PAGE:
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Richard M. Daley is spending his last week as Chicago mayor. As if to bid him goodbye, thousands of tulips have burst into bloom on Michigan Avenue’s Magnificent Mile.

The two are closely related. In nearly 22 years as mayor, Daley made the beautification of the city a top priority in his efforts at economic redevelopment. If Chicago looked attractive, tourists and business travelers would be more likely to come, and residents would feel better about their city, or so he reasoned.

Changing Gears reporter Niala Boodhoo looked at Daley’s approach to beautification and his other efforts to spur development on the eve of Chicago’s mayoral election in February.

Chicago Mayor Richard M. Daley (Photo courtesy of Kate Gardiner, WBEZ Flickr)

On Monday, the public has been invited to bid farewell to Daley at City Hall from 1 pm to 4 pm. He’ll be succeeded next Monday by Rahm Emanuel, the former Congressman and White House Chief of Staff.

Daley is far from alone in using beautification as an approach to attracting visitors and business. Last week, Holland, Mich., kicked off its annual Tulip Festival, which attracts more than 500,000 a year to the town on Lake Michigan. The festival, which began in 1927, runs through Saturday.

Farther afield, Ottawa, Ontario, is celebrating its own tulip festival through May 23. The Canadian capital is awash in tulips each year, thanks to the gift of 100,000 tulip bulbs from The Netherlands marking the close association between Holland and Canada during World War II.

And New Yorkers look forward to the annual displays of tulips and other flowers on Park Avenue and at Rockefeller Center. This year’s tulips were orange, planted in honor of the Netherlands.

Does your Midwest city make an effort to spruce up its downtown? What does it plant — and do you think it makes a difference

Send your pictures to changinggears@umich.edu and we’ll post them here.

American 2050 reports:

A new study, “The Economic Impacts of High Speed Rail: Transforming the Midwest,” outlines the potential benefits of a high-speed rail system in the Midwest Megaregion with it’s $2.6 trillion economy, the fifth largest in the world, behind only the U.S., China, Japan, and Germany.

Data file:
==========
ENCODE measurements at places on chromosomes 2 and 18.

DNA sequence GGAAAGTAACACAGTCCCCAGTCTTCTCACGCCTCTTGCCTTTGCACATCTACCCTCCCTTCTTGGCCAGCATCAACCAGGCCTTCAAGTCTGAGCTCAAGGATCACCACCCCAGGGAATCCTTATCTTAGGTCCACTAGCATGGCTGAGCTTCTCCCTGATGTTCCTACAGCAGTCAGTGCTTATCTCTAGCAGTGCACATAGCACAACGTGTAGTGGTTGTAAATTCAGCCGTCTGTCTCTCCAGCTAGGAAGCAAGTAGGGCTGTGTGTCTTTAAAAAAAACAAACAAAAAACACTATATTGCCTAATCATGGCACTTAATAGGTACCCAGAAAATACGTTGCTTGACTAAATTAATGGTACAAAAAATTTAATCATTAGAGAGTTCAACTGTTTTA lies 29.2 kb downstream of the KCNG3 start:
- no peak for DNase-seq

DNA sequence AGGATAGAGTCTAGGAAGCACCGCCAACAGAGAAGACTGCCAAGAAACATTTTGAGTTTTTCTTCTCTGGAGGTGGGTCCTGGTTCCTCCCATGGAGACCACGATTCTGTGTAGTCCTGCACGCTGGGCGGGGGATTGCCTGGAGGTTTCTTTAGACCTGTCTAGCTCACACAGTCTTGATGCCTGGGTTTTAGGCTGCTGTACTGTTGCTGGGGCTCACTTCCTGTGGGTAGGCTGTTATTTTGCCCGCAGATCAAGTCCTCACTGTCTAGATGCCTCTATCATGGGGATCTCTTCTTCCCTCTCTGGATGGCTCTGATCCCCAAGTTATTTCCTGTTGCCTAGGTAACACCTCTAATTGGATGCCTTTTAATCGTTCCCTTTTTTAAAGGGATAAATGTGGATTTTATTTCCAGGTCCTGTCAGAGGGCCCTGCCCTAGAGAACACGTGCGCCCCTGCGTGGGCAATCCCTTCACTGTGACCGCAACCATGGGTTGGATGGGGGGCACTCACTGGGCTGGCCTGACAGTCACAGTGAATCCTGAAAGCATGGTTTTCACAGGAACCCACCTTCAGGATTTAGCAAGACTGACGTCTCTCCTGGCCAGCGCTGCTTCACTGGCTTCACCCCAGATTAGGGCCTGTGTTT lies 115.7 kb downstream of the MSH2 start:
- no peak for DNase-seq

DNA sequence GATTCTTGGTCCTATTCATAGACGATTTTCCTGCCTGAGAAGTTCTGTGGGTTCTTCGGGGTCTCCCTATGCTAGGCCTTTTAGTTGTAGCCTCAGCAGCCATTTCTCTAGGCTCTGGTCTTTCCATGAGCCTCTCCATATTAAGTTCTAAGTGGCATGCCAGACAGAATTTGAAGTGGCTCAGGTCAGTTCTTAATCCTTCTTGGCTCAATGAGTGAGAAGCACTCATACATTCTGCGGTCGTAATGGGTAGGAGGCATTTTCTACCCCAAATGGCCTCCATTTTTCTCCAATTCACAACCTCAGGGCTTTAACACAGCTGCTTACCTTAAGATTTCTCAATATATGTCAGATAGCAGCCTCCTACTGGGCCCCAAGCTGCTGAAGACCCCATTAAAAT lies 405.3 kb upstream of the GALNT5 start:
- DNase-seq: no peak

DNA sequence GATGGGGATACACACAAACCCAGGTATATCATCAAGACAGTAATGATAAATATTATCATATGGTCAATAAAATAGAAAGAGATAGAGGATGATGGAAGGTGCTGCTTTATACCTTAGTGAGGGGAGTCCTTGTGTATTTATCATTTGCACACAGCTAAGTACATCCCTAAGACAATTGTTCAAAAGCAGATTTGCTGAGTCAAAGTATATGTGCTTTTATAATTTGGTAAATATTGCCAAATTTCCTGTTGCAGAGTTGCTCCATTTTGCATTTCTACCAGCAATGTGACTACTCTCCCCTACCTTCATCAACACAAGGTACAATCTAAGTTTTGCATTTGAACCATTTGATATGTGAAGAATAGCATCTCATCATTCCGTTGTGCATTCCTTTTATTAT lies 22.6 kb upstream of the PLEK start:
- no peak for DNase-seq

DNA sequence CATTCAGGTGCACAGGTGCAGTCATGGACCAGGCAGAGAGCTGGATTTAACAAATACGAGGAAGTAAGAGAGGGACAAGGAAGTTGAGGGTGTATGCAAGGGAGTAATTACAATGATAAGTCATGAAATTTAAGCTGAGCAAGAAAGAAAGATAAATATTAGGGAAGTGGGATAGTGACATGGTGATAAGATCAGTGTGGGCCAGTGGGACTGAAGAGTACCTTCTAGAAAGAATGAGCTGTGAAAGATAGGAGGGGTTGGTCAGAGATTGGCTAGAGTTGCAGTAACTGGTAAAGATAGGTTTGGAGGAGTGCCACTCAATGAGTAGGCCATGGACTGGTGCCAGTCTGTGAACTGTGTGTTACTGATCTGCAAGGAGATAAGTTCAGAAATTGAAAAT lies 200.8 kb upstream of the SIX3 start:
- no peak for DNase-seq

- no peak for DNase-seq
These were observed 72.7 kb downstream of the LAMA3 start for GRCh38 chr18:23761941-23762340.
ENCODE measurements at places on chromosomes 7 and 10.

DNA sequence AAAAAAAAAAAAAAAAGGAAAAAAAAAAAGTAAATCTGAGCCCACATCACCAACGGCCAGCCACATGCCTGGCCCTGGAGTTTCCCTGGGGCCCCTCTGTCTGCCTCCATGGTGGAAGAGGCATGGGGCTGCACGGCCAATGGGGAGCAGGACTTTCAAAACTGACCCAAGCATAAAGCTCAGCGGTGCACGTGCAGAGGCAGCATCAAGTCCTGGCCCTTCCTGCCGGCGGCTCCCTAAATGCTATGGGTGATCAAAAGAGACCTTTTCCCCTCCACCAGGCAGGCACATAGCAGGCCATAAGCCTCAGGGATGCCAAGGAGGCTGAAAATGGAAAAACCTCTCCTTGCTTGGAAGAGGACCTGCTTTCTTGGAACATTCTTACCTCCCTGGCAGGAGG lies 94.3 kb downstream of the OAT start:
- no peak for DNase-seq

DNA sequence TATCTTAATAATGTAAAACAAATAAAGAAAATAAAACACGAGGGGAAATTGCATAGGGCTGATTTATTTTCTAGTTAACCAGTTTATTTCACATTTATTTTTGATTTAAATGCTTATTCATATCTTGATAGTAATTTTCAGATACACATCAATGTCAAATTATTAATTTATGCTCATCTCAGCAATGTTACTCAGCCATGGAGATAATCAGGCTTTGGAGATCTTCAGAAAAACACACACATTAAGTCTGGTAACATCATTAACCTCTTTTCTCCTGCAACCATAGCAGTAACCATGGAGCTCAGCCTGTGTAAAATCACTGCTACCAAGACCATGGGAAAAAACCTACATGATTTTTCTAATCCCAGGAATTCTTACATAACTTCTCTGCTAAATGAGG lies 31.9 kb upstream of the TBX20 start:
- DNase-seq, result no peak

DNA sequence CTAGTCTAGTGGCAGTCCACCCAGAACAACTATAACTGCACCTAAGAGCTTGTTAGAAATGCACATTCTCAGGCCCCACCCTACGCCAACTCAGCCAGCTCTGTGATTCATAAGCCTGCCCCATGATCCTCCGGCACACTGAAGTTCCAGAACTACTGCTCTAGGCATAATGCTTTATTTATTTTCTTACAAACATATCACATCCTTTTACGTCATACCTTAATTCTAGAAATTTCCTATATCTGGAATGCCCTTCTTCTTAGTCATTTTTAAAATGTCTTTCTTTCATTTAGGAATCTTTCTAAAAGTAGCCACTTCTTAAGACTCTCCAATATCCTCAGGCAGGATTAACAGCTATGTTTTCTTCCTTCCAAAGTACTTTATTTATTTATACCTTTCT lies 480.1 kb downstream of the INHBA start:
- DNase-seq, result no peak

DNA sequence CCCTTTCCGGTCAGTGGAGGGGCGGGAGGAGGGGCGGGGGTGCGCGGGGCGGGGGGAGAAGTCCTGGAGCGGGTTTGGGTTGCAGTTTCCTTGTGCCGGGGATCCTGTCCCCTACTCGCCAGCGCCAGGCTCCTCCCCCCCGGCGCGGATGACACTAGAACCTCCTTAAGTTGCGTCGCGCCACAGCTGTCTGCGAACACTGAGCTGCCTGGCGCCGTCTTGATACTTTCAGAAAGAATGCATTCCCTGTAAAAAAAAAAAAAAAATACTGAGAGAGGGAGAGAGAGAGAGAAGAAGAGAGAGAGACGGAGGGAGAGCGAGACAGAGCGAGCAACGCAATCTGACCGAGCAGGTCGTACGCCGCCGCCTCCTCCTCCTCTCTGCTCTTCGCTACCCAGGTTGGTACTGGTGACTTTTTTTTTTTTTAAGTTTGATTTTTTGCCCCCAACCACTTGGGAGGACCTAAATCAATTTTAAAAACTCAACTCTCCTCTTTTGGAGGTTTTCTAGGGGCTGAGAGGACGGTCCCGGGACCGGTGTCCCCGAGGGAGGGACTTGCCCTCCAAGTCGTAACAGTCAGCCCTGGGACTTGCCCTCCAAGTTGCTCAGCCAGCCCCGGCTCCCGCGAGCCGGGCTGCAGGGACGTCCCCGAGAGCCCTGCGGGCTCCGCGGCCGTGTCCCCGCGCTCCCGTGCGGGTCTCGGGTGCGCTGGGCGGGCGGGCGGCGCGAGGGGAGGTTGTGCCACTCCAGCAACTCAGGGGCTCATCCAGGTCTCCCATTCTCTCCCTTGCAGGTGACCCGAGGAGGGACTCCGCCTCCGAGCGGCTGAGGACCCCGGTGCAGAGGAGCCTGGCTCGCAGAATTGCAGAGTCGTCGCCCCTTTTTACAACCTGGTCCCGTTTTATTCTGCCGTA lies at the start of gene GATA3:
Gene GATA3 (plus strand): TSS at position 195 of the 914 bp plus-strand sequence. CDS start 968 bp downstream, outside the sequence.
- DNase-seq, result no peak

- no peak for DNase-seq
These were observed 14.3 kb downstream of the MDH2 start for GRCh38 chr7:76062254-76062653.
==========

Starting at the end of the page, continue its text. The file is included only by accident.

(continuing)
Download the executive summary.

Read more from the Midwest High Speed Rail Association web site.

Midwest High Speed Rail Association 2011 Economic Study Executive Summary

See this made me smile. I probably should go back into the BFD archives and find all the posts and comments re: this. Suffice it to say we told you so:

In April 2006, the Richard Florida show arrived in the Southern Tier of Upstate New York. It was only one of the scores of appearances this decade by the economic-development guru, whose speaking fee soared to $35,000 not long after his 2002 book The Rise of the Creative Class made him a star on the lecture circuit. Cleveland, Toledo, Baltimore, Greensboro, Green Bay, Des Moines, Hartford, Roanoke, and Rochester were among the many cities that had already shelled out to hear from the good-looking urban-studies professor about how to get young professionals to move in.

Of course, none of these burgs has yet completed the transformation from post-manufacturing ugly duckling to gay-friendly, hipster swan…

Apparently, Florida is reaching for the brass ring, only consulting with cities who can afford his blotted consulting salary: “In a warm-up to his next book — The Great Reset, due out in April — Florida has been arguing that the recession has so decimated many cities and regions that it’s time for the country to cut its losses and instead encourage growth in places that are prospering, like Silicon Valley, Boulder, Austin, and North Carolina’s Research Triangle.”